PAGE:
Civil litigation is the term used for when two or more parties are embroiled in a legal dispute, where one or more of the parties are seeking money or other reparations as opposed to criminal sanctions. Civil litigation cases can and do end up in front of a judge in a courtroom.
Of course, understanding the tenets of civil litigation is not always easy – during such cases, companies and individuals will seek the advice of a lawyer who specialises in civil litigation – known as a “litigator”. This can help make navigating the path of a civil litigation suit that little bit easier. Below are the key steps to civil litigation to help you gain a deeper understanding of the process.
There are lots of reasons why civil litigation cases take place, such as:
- A contractor delivered sub-standard work which needs to be rectified
- A client has experienced a loss of earnings due to work not being completed on time
- A contractor has damaged property belonging to a client while executing their duty
Civil Litigation Meaning: The Six Key Steps
1) Initial Pleadings
When litigation proceedings occur, the plaintiff must serve the defendant with a court summons. This summons should be easy to understand and not contain legal arguments. The defendant should be given a limited time period to file a response via letter.
Once the defendant has responded, some courts will require disclosures. Disclosures typically involve evidence-gathering from witnesses with information about the case, the highlighting of any relevant insurance agreements or contracts in place, and a computation of the damages sought.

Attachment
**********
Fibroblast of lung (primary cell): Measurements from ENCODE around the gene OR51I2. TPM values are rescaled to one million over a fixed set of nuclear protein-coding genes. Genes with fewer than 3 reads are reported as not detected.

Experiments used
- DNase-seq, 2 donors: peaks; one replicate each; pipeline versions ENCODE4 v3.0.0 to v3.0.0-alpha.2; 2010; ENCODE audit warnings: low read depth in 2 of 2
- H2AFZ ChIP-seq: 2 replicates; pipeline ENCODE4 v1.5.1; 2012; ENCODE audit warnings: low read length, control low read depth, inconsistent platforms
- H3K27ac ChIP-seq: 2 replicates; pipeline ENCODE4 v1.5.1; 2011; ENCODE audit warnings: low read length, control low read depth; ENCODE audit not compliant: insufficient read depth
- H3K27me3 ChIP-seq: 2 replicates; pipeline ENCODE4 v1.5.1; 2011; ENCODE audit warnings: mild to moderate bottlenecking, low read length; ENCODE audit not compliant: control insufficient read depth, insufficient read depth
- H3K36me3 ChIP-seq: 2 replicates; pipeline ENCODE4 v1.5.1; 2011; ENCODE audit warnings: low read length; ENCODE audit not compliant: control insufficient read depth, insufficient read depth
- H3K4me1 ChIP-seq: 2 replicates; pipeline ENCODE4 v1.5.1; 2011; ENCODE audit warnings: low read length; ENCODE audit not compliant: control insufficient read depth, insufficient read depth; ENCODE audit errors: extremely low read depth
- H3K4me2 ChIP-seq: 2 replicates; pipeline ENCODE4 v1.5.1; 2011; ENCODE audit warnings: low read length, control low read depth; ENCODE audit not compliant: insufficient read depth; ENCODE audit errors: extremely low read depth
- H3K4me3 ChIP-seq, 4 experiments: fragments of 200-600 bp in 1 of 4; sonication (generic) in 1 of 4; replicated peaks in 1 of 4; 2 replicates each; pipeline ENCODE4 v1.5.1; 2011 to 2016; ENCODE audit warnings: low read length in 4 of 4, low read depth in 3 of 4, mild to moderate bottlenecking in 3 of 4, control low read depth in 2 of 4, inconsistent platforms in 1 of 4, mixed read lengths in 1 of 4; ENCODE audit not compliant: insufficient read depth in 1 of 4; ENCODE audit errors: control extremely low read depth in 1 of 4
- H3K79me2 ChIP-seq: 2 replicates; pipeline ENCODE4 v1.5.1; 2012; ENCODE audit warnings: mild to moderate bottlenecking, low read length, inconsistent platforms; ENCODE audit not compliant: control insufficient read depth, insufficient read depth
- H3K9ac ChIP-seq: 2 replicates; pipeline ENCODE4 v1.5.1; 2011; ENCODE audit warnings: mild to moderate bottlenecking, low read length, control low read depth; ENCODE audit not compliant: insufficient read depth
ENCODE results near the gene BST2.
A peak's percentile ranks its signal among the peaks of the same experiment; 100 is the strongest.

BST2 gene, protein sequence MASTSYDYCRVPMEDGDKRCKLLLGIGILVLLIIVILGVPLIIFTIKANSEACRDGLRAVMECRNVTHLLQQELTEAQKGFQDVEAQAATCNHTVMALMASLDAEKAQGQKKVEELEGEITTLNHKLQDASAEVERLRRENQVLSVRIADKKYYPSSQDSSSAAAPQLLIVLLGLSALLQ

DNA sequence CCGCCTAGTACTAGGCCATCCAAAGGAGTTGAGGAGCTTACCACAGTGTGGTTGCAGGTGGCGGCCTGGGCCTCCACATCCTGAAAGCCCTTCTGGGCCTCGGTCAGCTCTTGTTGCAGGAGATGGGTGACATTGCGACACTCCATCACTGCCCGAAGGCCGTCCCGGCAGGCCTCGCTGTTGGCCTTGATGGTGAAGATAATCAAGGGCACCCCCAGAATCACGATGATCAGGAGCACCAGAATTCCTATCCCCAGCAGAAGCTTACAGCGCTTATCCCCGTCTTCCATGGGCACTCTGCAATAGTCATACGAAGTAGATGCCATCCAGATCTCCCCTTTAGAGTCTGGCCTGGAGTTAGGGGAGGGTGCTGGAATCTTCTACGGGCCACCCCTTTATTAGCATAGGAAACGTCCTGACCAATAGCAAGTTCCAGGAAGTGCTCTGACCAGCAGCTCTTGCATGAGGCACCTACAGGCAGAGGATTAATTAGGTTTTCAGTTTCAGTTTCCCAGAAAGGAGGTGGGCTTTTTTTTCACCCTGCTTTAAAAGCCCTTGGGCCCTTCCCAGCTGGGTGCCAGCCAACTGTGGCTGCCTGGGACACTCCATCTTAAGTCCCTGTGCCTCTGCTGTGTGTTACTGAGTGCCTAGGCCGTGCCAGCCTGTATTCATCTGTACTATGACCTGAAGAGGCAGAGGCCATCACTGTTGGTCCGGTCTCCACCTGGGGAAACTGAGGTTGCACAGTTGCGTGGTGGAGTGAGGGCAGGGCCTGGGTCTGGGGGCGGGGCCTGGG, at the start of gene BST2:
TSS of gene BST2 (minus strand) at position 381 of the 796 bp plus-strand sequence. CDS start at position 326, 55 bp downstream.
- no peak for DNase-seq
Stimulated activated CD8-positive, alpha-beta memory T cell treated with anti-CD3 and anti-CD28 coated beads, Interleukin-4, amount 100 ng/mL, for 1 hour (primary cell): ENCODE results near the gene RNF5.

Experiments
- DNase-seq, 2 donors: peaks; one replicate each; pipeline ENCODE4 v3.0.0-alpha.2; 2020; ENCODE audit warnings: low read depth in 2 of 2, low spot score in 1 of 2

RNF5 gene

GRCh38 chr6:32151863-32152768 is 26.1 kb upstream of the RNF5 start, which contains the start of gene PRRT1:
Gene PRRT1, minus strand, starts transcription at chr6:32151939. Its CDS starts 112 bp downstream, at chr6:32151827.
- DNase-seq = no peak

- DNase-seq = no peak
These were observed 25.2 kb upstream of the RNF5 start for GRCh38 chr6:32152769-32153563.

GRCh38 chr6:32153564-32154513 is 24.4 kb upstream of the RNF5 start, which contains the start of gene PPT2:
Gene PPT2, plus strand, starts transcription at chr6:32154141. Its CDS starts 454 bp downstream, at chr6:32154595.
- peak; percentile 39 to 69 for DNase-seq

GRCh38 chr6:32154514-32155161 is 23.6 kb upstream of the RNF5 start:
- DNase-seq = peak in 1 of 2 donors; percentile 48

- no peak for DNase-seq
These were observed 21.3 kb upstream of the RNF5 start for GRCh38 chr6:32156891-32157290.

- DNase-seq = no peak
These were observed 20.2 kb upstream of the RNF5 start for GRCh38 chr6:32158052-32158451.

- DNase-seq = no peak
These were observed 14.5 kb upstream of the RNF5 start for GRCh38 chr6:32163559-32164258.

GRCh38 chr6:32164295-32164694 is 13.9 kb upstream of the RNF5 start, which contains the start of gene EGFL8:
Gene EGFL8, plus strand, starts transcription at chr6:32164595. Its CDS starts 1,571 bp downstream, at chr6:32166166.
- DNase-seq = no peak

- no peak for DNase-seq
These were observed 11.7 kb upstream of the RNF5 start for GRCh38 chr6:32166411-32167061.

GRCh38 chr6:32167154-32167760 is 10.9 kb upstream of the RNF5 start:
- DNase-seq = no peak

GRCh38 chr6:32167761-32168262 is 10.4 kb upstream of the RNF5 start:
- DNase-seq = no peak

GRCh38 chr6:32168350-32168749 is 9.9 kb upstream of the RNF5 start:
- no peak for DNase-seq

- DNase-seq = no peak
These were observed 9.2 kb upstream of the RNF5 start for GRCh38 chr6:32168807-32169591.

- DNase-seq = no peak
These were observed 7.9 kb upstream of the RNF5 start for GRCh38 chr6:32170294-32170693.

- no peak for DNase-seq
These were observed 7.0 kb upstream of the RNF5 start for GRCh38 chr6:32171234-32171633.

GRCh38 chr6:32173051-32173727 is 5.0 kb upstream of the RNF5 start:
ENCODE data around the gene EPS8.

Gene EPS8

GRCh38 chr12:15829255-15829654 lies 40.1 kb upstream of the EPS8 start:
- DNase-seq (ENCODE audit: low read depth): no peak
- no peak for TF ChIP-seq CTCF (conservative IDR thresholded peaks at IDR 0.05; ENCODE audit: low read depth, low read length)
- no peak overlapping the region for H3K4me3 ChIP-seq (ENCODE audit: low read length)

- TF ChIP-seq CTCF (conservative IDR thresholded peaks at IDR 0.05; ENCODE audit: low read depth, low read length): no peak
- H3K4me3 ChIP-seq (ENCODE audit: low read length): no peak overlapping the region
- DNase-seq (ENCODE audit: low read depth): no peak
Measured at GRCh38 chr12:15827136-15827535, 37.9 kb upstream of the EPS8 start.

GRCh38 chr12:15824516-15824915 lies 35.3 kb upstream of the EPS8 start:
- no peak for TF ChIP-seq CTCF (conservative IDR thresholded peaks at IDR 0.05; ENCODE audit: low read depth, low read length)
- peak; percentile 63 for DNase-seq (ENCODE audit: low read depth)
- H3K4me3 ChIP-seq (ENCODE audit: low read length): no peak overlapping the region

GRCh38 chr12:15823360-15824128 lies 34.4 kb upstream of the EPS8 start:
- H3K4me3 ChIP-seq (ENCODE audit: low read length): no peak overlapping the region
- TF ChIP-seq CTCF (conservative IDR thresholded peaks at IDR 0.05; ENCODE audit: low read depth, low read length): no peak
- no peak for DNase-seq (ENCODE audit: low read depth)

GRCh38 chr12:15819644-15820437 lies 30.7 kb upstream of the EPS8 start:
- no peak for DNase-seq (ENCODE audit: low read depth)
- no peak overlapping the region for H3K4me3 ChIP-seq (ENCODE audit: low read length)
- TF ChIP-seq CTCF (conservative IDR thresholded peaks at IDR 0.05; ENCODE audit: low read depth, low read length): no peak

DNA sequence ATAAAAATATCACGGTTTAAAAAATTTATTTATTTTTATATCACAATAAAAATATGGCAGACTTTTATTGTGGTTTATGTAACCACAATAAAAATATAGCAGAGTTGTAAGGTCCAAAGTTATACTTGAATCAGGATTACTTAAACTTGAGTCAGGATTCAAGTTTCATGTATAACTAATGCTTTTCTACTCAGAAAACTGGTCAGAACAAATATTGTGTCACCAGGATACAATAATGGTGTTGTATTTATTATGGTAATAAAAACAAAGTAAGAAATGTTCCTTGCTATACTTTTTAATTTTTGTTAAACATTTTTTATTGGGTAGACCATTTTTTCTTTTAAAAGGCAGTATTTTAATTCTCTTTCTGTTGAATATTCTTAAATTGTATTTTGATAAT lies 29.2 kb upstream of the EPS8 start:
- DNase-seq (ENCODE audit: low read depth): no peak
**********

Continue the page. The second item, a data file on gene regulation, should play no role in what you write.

This is often the longest part of any civil lawsuit. Both parties are given the opportunity to seek evidence via written interrogation, requests for inspection, requests for admissions (specific facts that a party must admit or deny) or depositions (the verbal examination of witness accounts). The discovery process can take a long time, depending on the complexity of the case.
A motion is a request for an order to be laid down by the court. Motions can be made in writing, or during a hearing. A Motion for Summary Judgement is the most common and is used when the facts have been “locked in” and completely undisputed by either party.
Civil litigation cases which cannot be solved by motion or settlements must go to trial, where a presiding magistrate or team of magistrates will preside over the case. This step is only taken when two parties cannot work out their differences.
6) Post-Trial Appeals
Once the court has delivered its verdict, the losing party has the option to appeal the outcome. If the party in question has good grounds for doing so, this can result in a new civil litigation case taking place.
If you require more information about how civil litigation works, why not contact Bowsers today to speak to a qualified lawyer about your case?